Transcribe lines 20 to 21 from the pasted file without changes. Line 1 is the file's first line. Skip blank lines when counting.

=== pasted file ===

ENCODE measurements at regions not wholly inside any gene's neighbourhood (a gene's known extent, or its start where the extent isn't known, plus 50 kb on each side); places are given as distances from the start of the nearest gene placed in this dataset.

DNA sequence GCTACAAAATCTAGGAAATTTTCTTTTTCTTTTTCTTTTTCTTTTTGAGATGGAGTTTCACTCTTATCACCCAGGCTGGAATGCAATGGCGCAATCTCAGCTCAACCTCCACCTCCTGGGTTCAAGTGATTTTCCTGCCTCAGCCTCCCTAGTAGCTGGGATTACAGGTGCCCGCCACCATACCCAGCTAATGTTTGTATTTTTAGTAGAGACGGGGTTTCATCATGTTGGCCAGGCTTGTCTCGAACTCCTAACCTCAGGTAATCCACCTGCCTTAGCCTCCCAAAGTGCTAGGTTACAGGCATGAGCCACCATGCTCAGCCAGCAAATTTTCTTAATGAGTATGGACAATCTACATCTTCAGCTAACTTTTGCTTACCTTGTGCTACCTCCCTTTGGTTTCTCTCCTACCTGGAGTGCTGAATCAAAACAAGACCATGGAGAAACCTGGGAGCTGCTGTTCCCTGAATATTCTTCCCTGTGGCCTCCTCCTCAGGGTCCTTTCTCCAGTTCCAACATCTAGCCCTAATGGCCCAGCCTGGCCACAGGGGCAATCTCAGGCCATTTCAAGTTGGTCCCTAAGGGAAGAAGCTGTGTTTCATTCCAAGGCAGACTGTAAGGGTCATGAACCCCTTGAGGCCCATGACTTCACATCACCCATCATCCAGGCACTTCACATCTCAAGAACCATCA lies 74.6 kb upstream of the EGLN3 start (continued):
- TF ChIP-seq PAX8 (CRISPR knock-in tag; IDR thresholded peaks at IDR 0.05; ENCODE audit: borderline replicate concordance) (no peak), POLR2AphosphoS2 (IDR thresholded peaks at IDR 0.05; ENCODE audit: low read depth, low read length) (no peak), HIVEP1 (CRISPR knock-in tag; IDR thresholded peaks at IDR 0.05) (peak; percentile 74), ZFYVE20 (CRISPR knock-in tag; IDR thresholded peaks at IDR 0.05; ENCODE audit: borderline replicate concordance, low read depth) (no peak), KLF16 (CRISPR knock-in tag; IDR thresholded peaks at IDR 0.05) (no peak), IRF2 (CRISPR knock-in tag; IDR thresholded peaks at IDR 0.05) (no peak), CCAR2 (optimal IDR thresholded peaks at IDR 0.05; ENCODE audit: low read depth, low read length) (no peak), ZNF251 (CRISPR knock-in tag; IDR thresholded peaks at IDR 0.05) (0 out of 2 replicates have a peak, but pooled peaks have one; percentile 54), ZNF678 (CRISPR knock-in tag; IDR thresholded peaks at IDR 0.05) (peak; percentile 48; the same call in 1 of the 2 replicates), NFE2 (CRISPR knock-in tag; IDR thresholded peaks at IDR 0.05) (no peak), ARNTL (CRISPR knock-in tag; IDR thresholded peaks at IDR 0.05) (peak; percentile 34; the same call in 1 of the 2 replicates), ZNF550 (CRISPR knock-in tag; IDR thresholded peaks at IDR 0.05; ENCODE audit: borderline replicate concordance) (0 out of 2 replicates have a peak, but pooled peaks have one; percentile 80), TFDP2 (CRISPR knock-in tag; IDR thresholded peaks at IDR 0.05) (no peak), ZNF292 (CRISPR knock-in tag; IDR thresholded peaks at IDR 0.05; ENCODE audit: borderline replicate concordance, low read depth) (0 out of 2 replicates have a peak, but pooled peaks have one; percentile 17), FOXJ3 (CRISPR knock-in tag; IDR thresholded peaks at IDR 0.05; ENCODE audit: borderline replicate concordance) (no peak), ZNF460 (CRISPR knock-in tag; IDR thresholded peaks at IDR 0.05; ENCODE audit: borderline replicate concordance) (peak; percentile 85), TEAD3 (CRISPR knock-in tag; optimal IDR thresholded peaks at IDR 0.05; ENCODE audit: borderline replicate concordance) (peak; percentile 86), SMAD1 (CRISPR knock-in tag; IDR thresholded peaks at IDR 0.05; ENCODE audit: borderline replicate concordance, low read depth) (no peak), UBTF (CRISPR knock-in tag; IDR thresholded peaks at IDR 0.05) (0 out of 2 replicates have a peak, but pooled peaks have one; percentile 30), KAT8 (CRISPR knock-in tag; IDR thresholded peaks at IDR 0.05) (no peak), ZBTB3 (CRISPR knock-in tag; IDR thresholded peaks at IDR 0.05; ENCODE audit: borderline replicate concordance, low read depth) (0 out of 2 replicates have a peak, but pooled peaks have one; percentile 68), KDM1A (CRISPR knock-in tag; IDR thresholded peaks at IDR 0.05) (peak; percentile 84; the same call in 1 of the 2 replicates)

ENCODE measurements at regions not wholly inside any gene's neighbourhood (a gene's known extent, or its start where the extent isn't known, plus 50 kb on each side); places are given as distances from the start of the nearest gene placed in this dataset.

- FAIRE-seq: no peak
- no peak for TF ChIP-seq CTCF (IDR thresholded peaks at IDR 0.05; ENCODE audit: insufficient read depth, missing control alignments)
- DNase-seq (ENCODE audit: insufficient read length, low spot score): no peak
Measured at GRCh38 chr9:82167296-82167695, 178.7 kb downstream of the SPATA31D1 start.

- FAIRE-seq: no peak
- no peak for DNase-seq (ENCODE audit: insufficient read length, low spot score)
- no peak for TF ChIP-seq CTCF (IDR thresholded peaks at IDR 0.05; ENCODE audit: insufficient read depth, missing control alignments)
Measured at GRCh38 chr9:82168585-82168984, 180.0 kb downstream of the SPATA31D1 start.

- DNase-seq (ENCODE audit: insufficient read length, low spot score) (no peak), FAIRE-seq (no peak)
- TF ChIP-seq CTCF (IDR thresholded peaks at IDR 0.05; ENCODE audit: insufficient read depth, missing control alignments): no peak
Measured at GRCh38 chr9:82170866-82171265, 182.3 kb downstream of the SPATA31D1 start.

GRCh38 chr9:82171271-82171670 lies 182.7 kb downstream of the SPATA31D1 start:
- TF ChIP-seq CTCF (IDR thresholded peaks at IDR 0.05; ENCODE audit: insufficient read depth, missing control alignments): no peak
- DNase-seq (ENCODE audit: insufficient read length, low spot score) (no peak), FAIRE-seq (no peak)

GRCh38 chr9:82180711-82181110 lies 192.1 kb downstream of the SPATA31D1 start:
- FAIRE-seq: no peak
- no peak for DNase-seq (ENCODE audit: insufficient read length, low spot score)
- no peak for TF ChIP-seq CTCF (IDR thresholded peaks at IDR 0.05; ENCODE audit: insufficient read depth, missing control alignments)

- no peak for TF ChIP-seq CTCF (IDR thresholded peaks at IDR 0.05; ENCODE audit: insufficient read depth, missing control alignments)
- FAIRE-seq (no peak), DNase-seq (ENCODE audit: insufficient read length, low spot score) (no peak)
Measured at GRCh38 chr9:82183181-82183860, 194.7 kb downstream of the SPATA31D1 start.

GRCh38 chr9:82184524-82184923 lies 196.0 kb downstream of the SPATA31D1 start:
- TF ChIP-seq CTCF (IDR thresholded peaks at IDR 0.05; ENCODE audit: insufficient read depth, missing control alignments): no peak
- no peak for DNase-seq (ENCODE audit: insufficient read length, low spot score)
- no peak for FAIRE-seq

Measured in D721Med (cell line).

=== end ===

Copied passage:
- FAIRE-seq: no peak
- no peak for DNase-seq (ENCODE audit: insufficient read length, low spot score)